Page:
In an effort to bring you some new voices on Ottsworld, here is a guest post from writer Sherry Spitsnaugle. Sherry has written for me before, so I’m thrilled to have her back to tell this story about her first horse riding experience. I can certainly relate to horse riding fear, I was bucked off a horse a few years ago and am so lucky that I was ok. I’ve asked Sherry to share a few of her stories here as I’m busy traveling. All opinions and experiences expressed here are hers. –Sherry
I’m perched on my trusty steed, Sabino, at the foot of Suicide Pass, nervously staring up at the steep, cactus-lined path. It’s my final morning of a five-day visit at White Stallion Ranch, just outside of Tucson. It seemed like a good idea when I signed up this morning at the last minute. Now, as I study the rocky trail I ask myself, “What the heck was I thinking?”
I have a horse riding fear and have had it since I was a kid. Granted, I do not admit this to the wranglers or do my due diligence in asking specifics about the ride.
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Instead, I spend time picking just the right cowboy hat from the community stash in the main lobby. After checking the mirror, I leave my baseball cap in place of a slightly worn but fine-looking ten-gallon.
I join the other riders, and at first glance, can see that they are far more comfortable on their horses than I am. They’ve been riding all week, and it’s obvious I’m going to be the lagger. First clue is that I’m the only one wearing tennis shoes rather than boots.
As one of the wranglers helps me awkwardly climb on Sabino, the thought crosses my mind that the perfect Stetson does not a cowgirl make.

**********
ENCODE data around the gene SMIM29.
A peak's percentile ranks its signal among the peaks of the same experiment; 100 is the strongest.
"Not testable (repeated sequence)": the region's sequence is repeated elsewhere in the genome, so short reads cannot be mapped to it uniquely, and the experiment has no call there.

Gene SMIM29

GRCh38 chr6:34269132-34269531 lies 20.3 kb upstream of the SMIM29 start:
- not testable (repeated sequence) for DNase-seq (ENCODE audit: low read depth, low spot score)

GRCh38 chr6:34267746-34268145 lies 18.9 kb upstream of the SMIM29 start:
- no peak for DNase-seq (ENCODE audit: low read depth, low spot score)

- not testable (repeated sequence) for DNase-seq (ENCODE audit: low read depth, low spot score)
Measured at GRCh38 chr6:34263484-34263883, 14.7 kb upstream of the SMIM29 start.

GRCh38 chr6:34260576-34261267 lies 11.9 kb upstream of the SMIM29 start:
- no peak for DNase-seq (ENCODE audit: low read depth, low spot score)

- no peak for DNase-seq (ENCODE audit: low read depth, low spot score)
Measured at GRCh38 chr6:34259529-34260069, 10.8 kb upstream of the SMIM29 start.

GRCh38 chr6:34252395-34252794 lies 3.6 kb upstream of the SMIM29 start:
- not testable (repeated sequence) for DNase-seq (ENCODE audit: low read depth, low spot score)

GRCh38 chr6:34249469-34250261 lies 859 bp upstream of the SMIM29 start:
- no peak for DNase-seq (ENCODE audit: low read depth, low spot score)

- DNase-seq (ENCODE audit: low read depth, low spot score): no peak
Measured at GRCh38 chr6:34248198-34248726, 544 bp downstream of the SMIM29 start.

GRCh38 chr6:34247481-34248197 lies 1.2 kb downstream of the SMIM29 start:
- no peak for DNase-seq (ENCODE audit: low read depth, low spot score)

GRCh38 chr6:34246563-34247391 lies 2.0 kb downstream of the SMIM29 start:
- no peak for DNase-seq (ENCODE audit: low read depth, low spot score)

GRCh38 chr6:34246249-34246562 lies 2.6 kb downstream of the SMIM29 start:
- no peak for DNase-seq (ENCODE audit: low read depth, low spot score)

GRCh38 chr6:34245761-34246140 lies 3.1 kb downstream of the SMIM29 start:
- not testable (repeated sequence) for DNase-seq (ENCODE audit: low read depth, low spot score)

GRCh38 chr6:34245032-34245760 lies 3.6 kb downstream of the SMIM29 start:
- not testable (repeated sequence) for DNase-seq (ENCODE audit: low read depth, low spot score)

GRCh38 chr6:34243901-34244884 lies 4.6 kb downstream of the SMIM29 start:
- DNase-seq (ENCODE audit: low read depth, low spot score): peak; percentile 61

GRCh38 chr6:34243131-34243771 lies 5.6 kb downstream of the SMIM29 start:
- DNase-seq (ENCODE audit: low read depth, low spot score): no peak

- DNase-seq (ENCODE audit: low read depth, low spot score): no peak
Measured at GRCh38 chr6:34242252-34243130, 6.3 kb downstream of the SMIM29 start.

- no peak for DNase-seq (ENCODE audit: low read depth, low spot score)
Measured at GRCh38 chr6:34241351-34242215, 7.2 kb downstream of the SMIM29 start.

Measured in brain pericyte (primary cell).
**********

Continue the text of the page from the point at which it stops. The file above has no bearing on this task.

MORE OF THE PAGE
First Time Horse Rider
As we clip-clop through the Saguaro-studded Sonoran Desert under a cloudless sky, I breathe in the smell of creosote and earth under the hot Arizona sun. The only sounds are of the horses as they whinny and the birds as they warble. I’m content in the saddle and feeling like this is the perfect end to my dude ranch vacation. The desert is lush—words not often used in the same sentence—because there’s been a lot of moisture this year and the cactus are in glorious bloom.
Shane, a volunteer wrangler, and I are at the back of our group of six. I am guessing he’s supposed to keep an eye on the rookie.
The head wrangler calls for a quick break to check in and she asks if anyone is a first-time rider this week. I alone raise my hand. She’s on a horse named Baby Clyde, and I admire her grace on top of the beautiful animal. (There’s also a horse named Bonnie on property).
Fear of Riding Horses
Shane and I are behind the others by 20 feet, which gives us a chance to chat. After some easy talk about our hometowns, (he’s from New York City and I was raised in a small Kansas town) I share that I grew up with a fear of horses.
My mother’s 12-year-old brother was killed on a horse on the family farm.
As kids, my siblings and I were not allowed near horses. Understandably, the memory was traumatic for my mom.
Shane shares a similar story that his aunt was kicked off a horse. Fortunately, she wasn’t hurt, but the story stayed with him. Our talk is therapeutic.
Encouragement and Kindness Eases the Fear
Now, we stop at the foot of Suicide Pass. White-knuckled, I stare at the hill.
Shane is helpful and calm, and dishes out advice: “It will be rocky. And steep. Remember to stay single file.”